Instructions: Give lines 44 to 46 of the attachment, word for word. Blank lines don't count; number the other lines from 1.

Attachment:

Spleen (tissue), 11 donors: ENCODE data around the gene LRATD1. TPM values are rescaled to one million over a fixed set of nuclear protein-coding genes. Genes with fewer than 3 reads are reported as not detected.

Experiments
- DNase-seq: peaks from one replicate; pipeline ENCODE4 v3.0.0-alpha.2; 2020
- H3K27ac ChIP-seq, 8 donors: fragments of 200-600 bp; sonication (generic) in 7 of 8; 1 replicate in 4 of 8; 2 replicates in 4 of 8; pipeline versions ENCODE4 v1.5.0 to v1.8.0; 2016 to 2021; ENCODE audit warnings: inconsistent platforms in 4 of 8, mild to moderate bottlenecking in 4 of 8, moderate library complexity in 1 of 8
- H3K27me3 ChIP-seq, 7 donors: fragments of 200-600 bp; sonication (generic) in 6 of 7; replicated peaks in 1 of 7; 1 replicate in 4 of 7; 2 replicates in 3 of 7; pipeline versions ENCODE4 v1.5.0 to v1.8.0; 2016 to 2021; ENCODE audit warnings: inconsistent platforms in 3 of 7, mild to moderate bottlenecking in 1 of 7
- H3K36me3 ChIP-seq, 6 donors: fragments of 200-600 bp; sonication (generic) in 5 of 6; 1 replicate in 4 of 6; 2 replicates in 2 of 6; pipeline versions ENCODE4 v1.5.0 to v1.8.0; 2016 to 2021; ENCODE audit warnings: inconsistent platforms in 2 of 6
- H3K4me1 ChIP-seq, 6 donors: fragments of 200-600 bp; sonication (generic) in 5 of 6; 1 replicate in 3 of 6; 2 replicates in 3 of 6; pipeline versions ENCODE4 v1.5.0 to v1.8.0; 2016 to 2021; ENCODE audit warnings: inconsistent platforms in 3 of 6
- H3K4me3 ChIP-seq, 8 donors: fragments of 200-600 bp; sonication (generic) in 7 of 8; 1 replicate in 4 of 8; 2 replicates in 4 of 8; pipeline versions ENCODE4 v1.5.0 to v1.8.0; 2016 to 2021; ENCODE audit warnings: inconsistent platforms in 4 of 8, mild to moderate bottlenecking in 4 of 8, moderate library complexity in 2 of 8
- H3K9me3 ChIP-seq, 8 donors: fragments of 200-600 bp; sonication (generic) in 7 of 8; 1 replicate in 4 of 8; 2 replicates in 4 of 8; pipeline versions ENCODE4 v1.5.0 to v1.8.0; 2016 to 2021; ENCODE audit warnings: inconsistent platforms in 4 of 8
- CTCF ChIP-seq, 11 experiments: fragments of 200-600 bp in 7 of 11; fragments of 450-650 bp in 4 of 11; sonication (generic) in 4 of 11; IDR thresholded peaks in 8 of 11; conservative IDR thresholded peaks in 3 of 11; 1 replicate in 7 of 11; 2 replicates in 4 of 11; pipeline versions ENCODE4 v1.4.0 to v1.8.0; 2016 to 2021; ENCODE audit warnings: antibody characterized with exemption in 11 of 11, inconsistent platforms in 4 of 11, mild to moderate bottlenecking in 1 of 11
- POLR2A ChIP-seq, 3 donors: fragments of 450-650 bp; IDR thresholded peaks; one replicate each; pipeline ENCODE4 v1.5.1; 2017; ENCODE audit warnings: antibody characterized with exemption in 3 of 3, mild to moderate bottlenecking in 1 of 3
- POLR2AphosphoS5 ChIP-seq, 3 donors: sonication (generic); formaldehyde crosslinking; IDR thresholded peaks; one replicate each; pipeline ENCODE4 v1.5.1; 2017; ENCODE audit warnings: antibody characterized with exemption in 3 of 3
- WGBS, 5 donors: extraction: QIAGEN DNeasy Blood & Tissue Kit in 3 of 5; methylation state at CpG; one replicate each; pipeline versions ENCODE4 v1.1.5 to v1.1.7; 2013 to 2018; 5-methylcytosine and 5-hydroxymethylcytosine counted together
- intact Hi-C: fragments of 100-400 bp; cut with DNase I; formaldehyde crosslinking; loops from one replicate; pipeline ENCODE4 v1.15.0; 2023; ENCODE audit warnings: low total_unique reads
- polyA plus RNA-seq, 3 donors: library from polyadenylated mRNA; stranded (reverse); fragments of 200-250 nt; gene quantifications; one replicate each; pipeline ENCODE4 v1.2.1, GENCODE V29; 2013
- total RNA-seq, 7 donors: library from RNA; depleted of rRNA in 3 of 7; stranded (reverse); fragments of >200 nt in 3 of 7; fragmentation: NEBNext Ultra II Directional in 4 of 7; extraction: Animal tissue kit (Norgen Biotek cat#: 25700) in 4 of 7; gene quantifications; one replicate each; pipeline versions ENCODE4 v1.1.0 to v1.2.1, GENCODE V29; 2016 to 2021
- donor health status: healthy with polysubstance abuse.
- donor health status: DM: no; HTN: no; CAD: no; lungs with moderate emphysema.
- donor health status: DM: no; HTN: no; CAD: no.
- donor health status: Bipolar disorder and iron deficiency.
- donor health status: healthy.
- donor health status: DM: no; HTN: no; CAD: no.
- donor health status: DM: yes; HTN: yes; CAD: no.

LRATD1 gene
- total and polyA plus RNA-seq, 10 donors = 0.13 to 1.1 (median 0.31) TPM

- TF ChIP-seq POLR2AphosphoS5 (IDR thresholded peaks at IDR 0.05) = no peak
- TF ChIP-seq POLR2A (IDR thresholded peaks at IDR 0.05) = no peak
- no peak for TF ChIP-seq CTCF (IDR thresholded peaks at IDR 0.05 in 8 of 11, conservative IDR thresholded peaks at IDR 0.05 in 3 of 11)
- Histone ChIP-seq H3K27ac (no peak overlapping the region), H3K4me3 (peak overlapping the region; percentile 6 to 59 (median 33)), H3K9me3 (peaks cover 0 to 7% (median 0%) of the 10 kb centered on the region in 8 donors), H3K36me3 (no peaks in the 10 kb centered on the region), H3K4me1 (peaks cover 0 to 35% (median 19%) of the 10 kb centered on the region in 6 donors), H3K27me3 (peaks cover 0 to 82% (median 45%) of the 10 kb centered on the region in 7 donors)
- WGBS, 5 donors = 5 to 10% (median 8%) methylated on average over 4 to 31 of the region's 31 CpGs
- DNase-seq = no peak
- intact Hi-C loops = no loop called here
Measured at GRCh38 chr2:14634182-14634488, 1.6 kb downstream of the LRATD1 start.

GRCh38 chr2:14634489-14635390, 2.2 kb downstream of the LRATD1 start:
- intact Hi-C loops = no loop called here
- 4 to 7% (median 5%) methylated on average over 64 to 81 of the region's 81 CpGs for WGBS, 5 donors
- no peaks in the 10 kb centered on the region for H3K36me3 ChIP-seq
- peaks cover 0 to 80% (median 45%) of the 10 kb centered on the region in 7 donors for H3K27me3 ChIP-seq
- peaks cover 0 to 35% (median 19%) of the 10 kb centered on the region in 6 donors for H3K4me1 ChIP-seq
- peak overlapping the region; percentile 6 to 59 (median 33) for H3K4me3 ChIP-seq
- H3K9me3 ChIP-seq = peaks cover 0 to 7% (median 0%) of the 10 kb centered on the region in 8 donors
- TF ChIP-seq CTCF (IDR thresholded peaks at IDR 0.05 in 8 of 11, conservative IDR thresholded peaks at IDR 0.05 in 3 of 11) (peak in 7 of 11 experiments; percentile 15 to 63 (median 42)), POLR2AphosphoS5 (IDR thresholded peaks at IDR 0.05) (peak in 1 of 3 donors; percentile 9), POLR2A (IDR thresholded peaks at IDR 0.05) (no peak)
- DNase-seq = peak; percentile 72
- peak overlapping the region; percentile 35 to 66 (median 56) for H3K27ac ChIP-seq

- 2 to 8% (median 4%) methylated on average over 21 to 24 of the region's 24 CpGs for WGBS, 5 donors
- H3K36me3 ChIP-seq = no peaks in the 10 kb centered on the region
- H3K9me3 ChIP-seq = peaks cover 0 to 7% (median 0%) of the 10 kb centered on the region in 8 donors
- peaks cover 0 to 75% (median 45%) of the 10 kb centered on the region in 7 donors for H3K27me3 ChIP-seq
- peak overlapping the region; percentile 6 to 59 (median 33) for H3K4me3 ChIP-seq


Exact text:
- peak overlapping the region; percentile 35 to 66 (median 56) for H3K27ac ChIP-seq

- 2 to 8% (median 4%) methylated on average over 21 to 24 of the region's 24 CpGs for WGBS, 5 donors
- H3K36me3 ChIP-seq = no peaks in the 10 kb centered on the region